Text description provided by the architects. The Sydney suburb of Haberfield was laid out to the principles of garden suburb design early in the twentieth century. High quality houses designed by estate architects were built for sale and strict covenants were placed on allotments to ensure a continuation of design intentions. Thus one of Australia’s best repositories of Federation era houses was built. Mostly the houses were modest in size, with generous backyards and represent an Arcadian version of the Australian suburb.
In the post-war period many of the houses were transformed in an inappropriate manner before the suburb was declared a Conservation Zone and greater design control was initiated by Ashfield Council. Whilst Ashfield Council has been fighting against the demise of the suburb’s unique Federation architecture; their approach is to take a very literal approach to heritage.
Very few houses have escaped the ubiquitous back yard extension. Typically, a long low rear addition with a near flat roof hiding behind the original house is parked onto the back to double its floor area. The junction between the two parts tends to be very awkward and the quality of the spaces, due to the very low ceilings, compromised. This style of addition is so common that Ashfield Council have accepted it as the preferred approach to the pressing needs of additional space.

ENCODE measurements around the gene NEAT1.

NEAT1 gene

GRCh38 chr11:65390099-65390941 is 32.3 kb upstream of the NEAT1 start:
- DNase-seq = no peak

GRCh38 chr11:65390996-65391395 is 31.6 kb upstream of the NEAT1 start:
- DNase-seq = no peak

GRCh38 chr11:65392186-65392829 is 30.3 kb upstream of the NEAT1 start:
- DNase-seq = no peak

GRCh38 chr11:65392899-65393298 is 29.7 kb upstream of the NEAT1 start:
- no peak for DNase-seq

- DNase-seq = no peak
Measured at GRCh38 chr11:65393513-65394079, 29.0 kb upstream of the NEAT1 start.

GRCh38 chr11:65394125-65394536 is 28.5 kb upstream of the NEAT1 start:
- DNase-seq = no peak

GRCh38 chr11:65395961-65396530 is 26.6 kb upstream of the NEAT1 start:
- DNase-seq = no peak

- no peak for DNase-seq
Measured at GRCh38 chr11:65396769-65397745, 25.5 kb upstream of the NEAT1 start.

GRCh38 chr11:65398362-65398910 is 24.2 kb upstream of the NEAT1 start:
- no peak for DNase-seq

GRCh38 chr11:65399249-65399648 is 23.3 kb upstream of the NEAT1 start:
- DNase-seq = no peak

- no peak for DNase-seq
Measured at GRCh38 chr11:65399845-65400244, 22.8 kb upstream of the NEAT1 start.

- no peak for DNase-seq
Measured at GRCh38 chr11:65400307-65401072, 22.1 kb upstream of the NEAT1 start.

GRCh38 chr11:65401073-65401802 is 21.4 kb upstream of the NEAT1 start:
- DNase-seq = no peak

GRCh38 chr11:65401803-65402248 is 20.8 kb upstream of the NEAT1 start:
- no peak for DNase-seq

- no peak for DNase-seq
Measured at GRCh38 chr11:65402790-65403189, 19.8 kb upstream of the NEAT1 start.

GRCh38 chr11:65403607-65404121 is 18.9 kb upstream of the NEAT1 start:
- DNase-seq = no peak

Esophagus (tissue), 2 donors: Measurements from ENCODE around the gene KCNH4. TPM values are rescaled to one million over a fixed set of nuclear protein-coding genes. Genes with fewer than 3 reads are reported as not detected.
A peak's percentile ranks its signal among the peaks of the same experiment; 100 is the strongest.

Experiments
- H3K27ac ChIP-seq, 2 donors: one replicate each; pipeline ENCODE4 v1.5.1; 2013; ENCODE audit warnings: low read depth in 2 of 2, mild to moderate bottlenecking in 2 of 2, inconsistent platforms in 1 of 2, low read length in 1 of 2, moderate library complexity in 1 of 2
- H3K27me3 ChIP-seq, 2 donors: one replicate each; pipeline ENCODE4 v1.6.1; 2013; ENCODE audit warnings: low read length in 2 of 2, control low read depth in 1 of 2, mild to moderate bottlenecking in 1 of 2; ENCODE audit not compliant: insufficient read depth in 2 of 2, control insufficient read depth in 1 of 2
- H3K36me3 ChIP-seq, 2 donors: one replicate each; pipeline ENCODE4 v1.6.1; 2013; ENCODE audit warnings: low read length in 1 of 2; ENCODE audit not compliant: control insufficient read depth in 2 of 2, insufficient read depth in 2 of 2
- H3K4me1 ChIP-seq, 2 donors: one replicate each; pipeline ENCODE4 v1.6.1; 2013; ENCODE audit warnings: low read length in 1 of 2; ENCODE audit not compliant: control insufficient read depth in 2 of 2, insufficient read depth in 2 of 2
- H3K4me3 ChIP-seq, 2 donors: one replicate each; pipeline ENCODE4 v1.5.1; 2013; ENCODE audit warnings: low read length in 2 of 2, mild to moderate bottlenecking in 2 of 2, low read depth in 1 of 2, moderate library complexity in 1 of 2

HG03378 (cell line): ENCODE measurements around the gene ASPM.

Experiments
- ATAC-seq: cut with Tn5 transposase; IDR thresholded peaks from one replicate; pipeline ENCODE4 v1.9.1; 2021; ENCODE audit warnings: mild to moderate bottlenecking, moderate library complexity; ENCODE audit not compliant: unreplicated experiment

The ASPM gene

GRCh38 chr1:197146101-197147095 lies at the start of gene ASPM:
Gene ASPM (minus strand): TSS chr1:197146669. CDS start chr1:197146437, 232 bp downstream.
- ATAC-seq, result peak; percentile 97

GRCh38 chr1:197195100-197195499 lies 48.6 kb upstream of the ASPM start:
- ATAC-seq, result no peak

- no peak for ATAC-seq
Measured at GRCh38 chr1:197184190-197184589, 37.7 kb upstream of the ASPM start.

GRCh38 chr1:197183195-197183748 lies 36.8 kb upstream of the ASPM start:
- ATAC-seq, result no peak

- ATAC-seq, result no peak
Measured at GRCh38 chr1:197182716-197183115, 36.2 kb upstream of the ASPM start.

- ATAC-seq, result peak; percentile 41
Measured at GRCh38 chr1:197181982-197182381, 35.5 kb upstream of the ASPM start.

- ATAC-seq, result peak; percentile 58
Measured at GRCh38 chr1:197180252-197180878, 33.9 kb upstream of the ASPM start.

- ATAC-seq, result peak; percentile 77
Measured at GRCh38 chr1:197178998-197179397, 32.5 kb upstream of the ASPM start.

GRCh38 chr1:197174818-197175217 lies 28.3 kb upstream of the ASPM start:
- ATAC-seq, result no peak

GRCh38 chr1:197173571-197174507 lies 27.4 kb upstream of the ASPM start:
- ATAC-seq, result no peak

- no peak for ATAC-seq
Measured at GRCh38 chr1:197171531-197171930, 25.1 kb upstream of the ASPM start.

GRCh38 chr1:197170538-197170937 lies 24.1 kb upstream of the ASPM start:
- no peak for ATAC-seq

With this project, the existing house had similarly suffered a series of poor quality alterations that meant the house had confused internal planning and little relationship to the garden.
- Within the existing footprint of the house, reorganize the spaces to make better utilization of light, ventilation and the outdoors;
- To propose a more robust design response to the need to extend that respects the original house design within a contemporary idiom.
Most of the new works are concentrated at the rear of the house, where a dark glazed brick clad living cube creates a grand room with a high timber veneer ceiling and generous opening to the garden. The cube creates a secondary, contemporary form that is clearly distinct from, yet connected to, the front of the house and is subservient to the main pyramidal roof of the original house. The parapets of the cube formally terminate the extended eaves line of the original house.
A timber batten clad outdoor room attached to the kitchen provides a protected space for open-air dinning. It incorporates a clear polycarbonate roof lined on the underside with painted timber battens, giving the striated light of a pergola. The timber batten walls are clear finished iron bark, with one side incorporating a white breezeblock wall that was saved from the post-war additions. The space between the outdoor room, the living cube and the detached masonry garage is stitched together with a timber deck set level with the internal spaces. Underneath the deck a 5000 litre tank collects rainwater for toilet flushing, clothes washing and irrigation.
The design provides a new model for rear additions in Haberfield.